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Q&A: Making a Decision about Heart Transplantation

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Posted by Eman Hamad, MD

Except for “heart attack,” maybe no words about heart-related issues are scarier than “heart transplant.” Why would someone need one? What is a “registry”? What do you need to do afterwards? Well, they say that knowledge is power, so check out this post to learn all about the answers to those questions. Plus, you’ll discover why the Temple Heart and Vascular Institute may just be the best place for you to be if you need this type of specialized care.

When Would I Need a Heart Transplant?

If your heart is diseased and can’t recover on its own, then it can be replaced with a healthy heart from a deceased donor. This can help to improve your quality of life and help you live longer. Most often, heart transplants are done on patients who have end-stage heart failure, a condition in which your heart is severely damaged, and on people who have failed other treatment options. End-stage heart failure can be caused by conditions like coronary heart disease, viral infections, or hereditary conditions.

If you have severe heart disease that doesn’t respond to other treatments, you may be eligible for heart transplant surgery. As long as you’re healthy enough for surgery, you’ll be placed on a waiting list for a donor heart by an organization called “the National Organ Procurement and Transplantation Network.” This is the national network that handles the organ-sharing process for the United States. If a donor heart that matches your size and other requirements is found, you’ll need to have your transplant surgery right away.1

What Happens Afterwards?

After the surgery, you’ll recover in the hospital’s intensive care unit (ICU) and stay in the hospital for up to three weeks. During your recovery, you may start cardiac rehabilitation. That’s a medically supervised program to address exercise, nutrition, stress, and risk factors like smoking. Before you leave the hospital, you’ll learn how to keep track of your overall health (like monitoring your weight, blood pressure, pulse, and temperature) as well as learning the signs of your body rejecting the heart transplant. For the first three months after leaving the hospital, you’ll come back many times for tests to check for infection or rejection of your new heart, to test your heart function, and to make sure you’re recovering well.1

How About the Risks?

There’s no getting around it: heart transplant has some serious risks. Sometimes the donor heart fails and cannot function. This is called primary graft dysfunction, and it’s the most frequent cause of death for the first month after transplant. Your immune system also may reject your new heart. Rejection is most likely to happen within six months after the transplant. You’ll need to take medicines for the rest of your life to help prevent your body from rejecting your new heart. These medicines weaken your immune system and increase your chance for infection. A condition called “cardiac allograft vasculopathy” is a common and serious complication of heart transplant. It’s an aggressive form of atherosclerosis (hardening of the arteries) that over time can block your heart’s arteries and cause the donor heart to fail.1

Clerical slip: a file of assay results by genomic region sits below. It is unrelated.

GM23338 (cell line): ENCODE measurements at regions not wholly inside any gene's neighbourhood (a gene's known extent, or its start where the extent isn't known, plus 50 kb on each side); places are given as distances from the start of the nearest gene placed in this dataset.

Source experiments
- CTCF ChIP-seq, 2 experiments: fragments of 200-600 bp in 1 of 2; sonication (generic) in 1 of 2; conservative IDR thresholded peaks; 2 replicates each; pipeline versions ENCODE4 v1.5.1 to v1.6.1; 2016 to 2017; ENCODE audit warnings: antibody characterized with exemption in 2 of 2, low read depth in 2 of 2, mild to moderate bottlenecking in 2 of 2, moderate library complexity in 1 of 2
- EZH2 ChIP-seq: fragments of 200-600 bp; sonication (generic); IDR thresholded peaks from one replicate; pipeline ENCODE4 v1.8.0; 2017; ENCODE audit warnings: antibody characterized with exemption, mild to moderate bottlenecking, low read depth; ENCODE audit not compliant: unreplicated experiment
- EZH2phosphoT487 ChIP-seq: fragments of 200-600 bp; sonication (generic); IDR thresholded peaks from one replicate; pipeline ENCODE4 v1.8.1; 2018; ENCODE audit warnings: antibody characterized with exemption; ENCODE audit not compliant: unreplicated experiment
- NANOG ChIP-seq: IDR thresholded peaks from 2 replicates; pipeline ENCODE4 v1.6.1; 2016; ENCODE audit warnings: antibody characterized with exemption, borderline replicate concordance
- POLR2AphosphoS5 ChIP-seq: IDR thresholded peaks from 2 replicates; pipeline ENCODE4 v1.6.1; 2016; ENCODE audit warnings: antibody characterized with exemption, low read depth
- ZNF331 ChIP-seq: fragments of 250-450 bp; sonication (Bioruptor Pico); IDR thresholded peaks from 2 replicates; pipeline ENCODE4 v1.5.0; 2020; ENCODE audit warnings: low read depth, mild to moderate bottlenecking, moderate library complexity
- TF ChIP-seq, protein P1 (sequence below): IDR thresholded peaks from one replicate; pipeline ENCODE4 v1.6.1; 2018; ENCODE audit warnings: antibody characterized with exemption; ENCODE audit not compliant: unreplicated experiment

With All Those Risks, Why Is Transplant Still a Good Option?

Believe it or not, even with these risks, heart transplant has a good success rate that has only gotten better over the decades. Recent survival rates are about 90 percent at one year after surgery, with survival rates decreasing by about three to four percent each additional year after surgery because of serious complications.1

The Temple Heart & Vascular Institute Difference

Temple has one of the most experienced heart transplant programs in the region, and our surgeons have performed well over 1,300 transplants since 1984. We can often offer options to patients with complex heart disease that other hospitals can’t. In addition, our surgeons have pioneered methods to improve donor organ health and try to avoid post-transplant complications.2

If you or someone you care about has severe heart disease and may require a transplant, one of the best moves you could make is to contact the Temple Heart & Vascular Institute.


  1. Accessed December 1, 2017.
  2. Accessed December 1, 2017.

Editor's Note: This page was updated on 3/4/21 to reflect accurate number of heart transplants performed since 1984.

Eman Hamad, MD

Dr. Eman Hamad is Director of the Advanced Heart Failure and Transplant Program at Temple. Dr. Hamad specializes in advanced heart failure therapies including transplantation and mechanical circulatory support. She is a member of several organizations, including the American Heart Association.

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